Thermal Design Power 25 watts 10 watts 10 watts
CPU Mark 1579.8 864.0 838.4
2D Graphics Mark 256.3 182.1 176.0
Memory Mark 615.9 356.3 347.9
Disk Mark 493.8 465.4 390.2
3D Graphics Mark 170.4 107.9 102.1
Overall PassMark 716.6 428.9 403.9
BatteryMon Power Draw 9.9 watts 8.9 watts 6.2 watts

The results are telling. While the power-conserving Core 2 Duo SU9400 processor used in the comparison products provides very good performance and is at least twice as fast as your standard Atom-powered netbook, it's no match for the higher-powered P8700 rumbling under the hood of the Lifebook T4410. That was to be expected, and it clearly shows that Fujitsu was not willing to compromise performance with this Lifebook.

But how about battery life in such a powerful machine? The specifications on Fujitsu's website indicate up to 5 hours and 25 minutes with the standard 6-cell 56 watt-hour and a full 9 hours and 10 minutes with the optional media bay battery installed as well. Our review unit had the standard battery and we used Passmark Software's BatteryMon to determine power draw.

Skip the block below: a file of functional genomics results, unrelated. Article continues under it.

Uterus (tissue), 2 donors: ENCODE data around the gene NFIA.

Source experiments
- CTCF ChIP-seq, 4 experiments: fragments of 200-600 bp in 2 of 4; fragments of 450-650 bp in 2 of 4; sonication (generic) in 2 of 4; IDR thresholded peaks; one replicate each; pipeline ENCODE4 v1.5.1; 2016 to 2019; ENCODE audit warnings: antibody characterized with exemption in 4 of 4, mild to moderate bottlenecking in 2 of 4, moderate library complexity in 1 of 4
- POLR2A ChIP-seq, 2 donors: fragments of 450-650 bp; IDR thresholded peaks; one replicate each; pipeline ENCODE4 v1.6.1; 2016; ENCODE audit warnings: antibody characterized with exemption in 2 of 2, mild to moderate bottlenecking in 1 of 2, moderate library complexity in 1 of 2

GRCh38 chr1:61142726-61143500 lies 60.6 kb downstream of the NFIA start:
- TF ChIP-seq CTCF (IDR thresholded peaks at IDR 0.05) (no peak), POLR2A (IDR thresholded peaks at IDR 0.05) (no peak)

Well, in power savings mode and with the backlight turned down so just could just still see the display, power draw was between 10 and 11 watts and occasionally fell into the 9 watt range! With its 56 watt-hour battery, that translates into well over five hours of run time. That is an excellent result, with idle draw barely above some of the Atom systems we've tested, and also not that much more than the much more modestly powered comparison systems.